Safety is and has always been a pillar of Volvo’s brand image and the company still maintains leadership in the field. Radar–sensing has been exploited further for new safety systems which help the driver to avoid accidents. For instance, the Cross Traffic Alert system uses the radar to detect vehicles approaching from either side as the car is being reversed. That’s especially useful when the driver’s view may be obscured by other cars or buildings or even vegetation.
There’s also City Safety, which was introduced with the S60, and this system has been improved for the V40. It now operates up to a higher speed of 50 km/h, activating the brakes automatically if the computer determines that the car is approaching a vehicle ahead at a dangerously high speed (and the driver shows no sign of braking or slowing down). It’s a valuable feature that can save repair costs, especially in this age of people being distracted by their mobilephones while driving (it’s illegal to use the phone, of course, but…).
Little needs to be said about the passive safety of a Volvo; the company pioneered many structural features that are today found in most cars. For example, as far back as the early 1990s, with the 850, Volvo already had an effective structural concept called SIPS (Side Impact Protection System) which diverted impact forces under and over the cabin.
Driving dynamics are also impressive in today’s Volvos, a far cry from the days when their cars were regarded as tanks – and drove like tanks too! Actually Volvo engineers have not been incapable of developing high-performance cars (remember the 850R?) but the focus has been largely on safety so the high-performance aspect has usually been over-shadowed.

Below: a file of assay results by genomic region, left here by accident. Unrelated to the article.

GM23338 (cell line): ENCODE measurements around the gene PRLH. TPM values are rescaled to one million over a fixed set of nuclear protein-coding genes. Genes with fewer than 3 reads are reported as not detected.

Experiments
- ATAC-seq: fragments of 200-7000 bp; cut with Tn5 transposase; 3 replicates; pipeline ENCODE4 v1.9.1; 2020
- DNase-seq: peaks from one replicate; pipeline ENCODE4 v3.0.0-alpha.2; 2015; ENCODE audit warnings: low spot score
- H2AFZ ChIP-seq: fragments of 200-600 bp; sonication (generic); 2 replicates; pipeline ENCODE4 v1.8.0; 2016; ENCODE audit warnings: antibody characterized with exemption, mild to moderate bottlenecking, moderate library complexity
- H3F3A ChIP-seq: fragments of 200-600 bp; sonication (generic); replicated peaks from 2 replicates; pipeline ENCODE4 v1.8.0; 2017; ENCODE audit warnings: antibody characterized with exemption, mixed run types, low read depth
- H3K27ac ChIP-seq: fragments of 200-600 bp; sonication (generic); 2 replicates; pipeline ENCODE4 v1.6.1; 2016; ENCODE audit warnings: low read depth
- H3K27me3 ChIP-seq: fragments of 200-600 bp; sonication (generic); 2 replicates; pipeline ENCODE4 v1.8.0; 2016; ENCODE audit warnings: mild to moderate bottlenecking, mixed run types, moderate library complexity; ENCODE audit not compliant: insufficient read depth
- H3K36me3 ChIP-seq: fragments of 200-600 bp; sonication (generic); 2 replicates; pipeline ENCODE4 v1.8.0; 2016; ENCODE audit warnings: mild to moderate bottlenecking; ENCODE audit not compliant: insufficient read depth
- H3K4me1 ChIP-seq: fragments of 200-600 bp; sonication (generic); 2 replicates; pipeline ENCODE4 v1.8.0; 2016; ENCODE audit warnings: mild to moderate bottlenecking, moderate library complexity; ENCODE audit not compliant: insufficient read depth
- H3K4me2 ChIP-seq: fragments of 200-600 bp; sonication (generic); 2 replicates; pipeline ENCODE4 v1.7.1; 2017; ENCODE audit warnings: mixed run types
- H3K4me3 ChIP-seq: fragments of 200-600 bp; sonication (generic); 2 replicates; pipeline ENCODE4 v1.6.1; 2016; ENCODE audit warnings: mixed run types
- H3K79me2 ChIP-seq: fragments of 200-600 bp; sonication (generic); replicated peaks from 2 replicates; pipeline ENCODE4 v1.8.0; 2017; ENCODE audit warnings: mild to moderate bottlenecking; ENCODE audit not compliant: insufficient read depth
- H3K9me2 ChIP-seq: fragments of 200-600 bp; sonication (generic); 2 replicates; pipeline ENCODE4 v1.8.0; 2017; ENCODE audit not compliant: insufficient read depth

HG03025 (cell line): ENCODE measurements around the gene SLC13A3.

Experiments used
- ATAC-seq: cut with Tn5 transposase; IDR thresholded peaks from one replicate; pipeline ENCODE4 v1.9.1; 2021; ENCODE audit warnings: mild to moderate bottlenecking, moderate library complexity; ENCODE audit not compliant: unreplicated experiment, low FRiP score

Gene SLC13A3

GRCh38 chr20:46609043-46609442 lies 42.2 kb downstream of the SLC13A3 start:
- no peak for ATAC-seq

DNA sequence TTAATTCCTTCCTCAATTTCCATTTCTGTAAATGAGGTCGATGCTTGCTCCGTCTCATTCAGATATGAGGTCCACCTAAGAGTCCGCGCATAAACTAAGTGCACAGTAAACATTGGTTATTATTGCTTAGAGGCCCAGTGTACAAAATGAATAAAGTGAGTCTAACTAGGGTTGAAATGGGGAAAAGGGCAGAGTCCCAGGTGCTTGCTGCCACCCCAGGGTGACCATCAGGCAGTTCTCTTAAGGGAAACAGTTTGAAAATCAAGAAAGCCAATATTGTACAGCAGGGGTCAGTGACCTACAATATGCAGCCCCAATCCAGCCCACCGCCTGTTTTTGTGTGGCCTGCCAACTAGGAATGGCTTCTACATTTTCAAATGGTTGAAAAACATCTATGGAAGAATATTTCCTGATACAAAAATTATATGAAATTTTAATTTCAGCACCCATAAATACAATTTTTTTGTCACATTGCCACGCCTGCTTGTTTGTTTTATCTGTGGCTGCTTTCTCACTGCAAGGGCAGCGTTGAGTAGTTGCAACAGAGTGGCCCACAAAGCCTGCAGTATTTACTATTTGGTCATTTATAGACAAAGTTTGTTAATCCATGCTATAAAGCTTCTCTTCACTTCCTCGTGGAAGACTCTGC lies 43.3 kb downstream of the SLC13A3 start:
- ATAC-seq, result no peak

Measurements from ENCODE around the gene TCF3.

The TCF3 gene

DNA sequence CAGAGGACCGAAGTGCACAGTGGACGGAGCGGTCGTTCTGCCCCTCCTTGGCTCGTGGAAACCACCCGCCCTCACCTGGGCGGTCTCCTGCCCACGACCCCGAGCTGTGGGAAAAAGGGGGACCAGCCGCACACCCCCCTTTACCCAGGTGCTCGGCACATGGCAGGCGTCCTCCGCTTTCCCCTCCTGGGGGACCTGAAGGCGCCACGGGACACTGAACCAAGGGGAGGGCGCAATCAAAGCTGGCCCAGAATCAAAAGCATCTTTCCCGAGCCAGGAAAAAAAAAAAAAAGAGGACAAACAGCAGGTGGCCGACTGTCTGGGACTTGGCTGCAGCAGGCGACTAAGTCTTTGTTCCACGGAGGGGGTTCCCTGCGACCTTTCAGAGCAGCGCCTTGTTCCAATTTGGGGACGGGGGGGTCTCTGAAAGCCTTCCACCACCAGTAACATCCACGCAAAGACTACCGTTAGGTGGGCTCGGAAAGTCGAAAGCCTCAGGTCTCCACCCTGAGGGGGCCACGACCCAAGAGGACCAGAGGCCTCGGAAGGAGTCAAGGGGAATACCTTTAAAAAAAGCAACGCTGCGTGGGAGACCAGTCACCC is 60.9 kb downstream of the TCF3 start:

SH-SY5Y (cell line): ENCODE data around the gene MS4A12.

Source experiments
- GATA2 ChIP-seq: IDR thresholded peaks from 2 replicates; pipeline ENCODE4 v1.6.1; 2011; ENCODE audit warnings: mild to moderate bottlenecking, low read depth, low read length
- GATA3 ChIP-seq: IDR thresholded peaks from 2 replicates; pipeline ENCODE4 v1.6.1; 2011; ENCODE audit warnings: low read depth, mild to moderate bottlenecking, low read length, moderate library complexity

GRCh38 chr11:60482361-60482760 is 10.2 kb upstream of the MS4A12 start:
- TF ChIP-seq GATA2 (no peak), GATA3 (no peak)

With the modern Volvos, it’s now possible to have high safety levels and also high performance and the new V40 promises that. The platform is actually not the same as the S40 sedan (now discontinued) and has received a lot of tuning to provide more dynamic performance that should satisfy the enthusiast.
The interior is pure Volvo, as anyone who knows the Swedish cars will immediately recognise. The dashboard area has evolved since the ‘floating’ centre console appeared in the second S40, being refined as usage patterns changed over the years. Today, with connectivity via USB and Bluetooth, the original bank of buttons that was inspired by a TV remote control layout has changed accordingly. But the good ergonomics remain and for those who never bother with the Owner’s Manual, most of the functions are intuitive.
The instrument panel is something brand new and different, with more centralised data display. This too follows the Intelligent Driver Information System (IDIS) that was derived from fighter aircraft technology. The idea is to manage the amount of information a driver is shown to minimize distraction. In the new V40, the way the information is presented can also be customized by the driver to focus on what’s most important to him or her.